Tips and Techniques

Soft Shackles – Some General Information

Many of you would know that “super rope/super lines” have been around for some time now. The general manufacturing process involves creating and then weaving many fine strands of synthetic fibers into strands, then into rope.

As I fish, occasionally, I encountered these fibers, used in fishing line some 25 years ago now. The advantages soon had me sold. Very fine diameter for incredible strength and no stretch, therefore increased sensitivity, and have been using them ever since.

While it has taken longer they have now worked their way into our 4WD world, and brought the advantage of strength and diameter with them. They have also permeated other recreations/fields such as rock climbing.
These ropes/lines, being light easy to handle and having none or very little stretch, have replaced the awful steel cables we used to use. But they do have some disadvantages.

While super lines are affected by UV and deterioration needs to be monitored, I have fishing lines that I use every trip which still seem fine after 20 years, with no observable weakening when used or knotted.

One of the other disadvantages is these fibers do not like heat or sharp edges. Heat may be developed when using super lines if the knots are not good. The knots can/may slip creating instant heat which can lead to weakening and breakage of the line.

Another way that heat and damage is caused is by tying or moving super lines through to tight a diameter (sharp corners) either in the knots or on the ancillary equipment used. Such items as fairleads and wheel radius on snatch blocks, can have nasty edges and therefore need to be checked regularly. More on the snatch blocks later.

With the above said, we are now seeing soft shackles made of these super lines. Great they are light, soft, easy to attach and if something goes wrong, are less likely to be a flying missile.

Looking online I was surprised to see such a huge variation in both ratings and cost of these soft shackles. Further looking led me to find info on their general construction and therefore the differences in the ratings and costs. Below I have provided a link to one of many sites which may help you understand soft shackles a bit more.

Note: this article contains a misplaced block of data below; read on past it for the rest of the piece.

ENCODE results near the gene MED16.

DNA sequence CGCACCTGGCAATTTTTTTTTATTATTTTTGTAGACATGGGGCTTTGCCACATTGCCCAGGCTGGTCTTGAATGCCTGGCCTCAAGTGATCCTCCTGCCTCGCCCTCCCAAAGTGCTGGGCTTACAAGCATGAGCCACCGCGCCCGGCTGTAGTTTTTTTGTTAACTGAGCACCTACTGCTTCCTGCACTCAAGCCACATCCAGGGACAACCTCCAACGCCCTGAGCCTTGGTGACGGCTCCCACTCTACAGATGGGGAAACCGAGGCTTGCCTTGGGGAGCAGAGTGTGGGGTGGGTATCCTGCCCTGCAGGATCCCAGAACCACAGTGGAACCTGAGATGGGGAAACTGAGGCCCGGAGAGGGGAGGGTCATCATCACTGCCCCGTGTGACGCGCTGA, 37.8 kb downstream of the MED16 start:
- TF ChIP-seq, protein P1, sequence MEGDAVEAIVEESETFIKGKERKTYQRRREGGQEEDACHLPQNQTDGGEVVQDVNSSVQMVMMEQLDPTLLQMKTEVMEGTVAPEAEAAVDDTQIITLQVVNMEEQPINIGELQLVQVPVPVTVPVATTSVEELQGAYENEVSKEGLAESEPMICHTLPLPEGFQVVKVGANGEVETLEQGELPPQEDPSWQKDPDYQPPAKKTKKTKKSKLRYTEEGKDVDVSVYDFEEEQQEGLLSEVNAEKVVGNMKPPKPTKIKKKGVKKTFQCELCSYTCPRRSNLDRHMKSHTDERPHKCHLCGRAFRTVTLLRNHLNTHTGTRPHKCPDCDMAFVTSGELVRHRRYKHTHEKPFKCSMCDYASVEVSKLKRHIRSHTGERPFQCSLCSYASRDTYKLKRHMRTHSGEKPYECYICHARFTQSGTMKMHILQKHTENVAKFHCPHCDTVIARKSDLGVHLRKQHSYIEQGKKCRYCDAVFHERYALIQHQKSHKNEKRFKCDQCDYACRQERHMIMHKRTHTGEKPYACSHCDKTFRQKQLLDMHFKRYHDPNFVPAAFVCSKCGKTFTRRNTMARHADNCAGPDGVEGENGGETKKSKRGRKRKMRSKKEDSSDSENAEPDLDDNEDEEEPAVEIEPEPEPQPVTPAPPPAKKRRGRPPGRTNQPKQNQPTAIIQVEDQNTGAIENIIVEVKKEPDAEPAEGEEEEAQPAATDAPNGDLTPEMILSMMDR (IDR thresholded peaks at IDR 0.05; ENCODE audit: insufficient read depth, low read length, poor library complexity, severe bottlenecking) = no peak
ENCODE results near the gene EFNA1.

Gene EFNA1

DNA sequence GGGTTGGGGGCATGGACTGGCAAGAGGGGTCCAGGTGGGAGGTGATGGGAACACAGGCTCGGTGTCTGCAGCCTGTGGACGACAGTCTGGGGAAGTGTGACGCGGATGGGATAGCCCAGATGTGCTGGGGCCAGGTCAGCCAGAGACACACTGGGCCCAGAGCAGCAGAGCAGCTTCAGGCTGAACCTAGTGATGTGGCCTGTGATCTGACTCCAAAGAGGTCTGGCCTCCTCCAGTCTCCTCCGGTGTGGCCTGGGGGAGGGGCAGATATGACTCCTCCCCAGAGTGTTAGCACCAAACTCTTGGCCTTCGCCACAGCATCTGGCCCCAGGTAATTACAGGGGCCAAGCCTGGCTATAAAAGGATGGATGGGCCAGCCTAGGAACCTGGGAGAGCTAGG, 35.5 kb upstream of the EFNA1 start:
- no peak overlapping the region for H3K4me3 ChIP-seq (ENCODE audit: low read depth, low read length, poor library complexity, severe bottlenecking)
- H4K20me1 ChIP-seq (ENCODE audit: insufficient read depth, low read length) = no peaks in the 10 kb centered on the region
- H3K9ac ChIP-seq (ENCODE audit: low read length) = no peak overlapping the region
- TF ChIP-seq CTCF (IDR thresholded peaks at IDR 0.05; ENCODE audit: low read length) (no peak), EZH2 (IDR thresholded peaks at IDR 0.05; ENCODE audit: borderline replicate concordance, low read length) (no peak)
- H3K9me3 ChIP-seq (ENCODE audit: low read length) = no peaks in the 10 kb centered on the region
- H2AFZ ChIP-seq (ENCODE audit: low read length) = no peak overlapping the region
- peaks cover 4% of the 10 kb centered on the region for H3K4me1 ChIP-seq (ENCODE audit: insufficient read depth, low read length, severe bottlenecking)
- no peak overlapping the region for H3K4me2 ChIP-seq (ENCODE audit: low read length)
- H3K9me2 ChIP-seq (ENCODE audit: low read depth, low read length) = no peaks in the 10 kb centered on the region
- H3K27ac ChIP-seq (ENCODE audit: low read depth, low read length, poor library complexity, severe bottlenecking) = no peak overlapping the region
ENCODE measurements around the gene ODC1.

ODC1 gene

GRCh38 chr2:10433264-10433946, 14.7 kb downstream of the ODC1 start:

The information above and that which follows is by no means inclusive; I followed the path simply because I like knots and thought it may help others.

It seems the strength of soft shackles is based mainly on the rope diameter and the method of construction, especially the knot.

There seems to be 4 main knots used, with the easiest to tie knots giving the most consistent breaking strains but not (no pun intended) the strongest results in breaking strain. The more complex knots give higher breaking strains but unless ties with great care can give wide variations in performance.

After peering at the offerings online, it is the above that appears to explain the variation in cost and ratings. That does not however mean that the most expensive is necessarily the best. The construction is what counts, and the care taken in that construction.

To prove this to myself I spent several hours tying the various knots first in ordinary rope and then in some winch rope. This proved both frustrating and enlightening at the same time. I then produced several shackles which I gave basic testing to, carefully. My son helped me do this on a visit to us down the Peninsula earlier this year. So my shackles worked ok and survived recovering a bogged BT50. In a pinch, it means that I would be confident in producing a shackle for use, although not the quickest option. – The link here gives an easy to follow example of how to tie your own.

What does this all mean to us? If buying a shackle ensure you get one rated to your expected usage and buy from a reputable manufacturer.

The second item is the new range of solid/stationary snatch blocks available. These are made of a solid piece of aluminum which is then anodized to provide a protective coating. Great idea, however, after looking at them, I would be wary. Some for sale have quite a small diameter when compared to the current snatch blocks many of us have. A larger diameter dissipates the strain over larger length and area of the rope (better). As with all snatch blocks some grit/stones may at some point get into the rope while in use. On a static pulley the grit may damage the rope or the pulley surface. More checking of the items will help I guess.

Mark and Viv W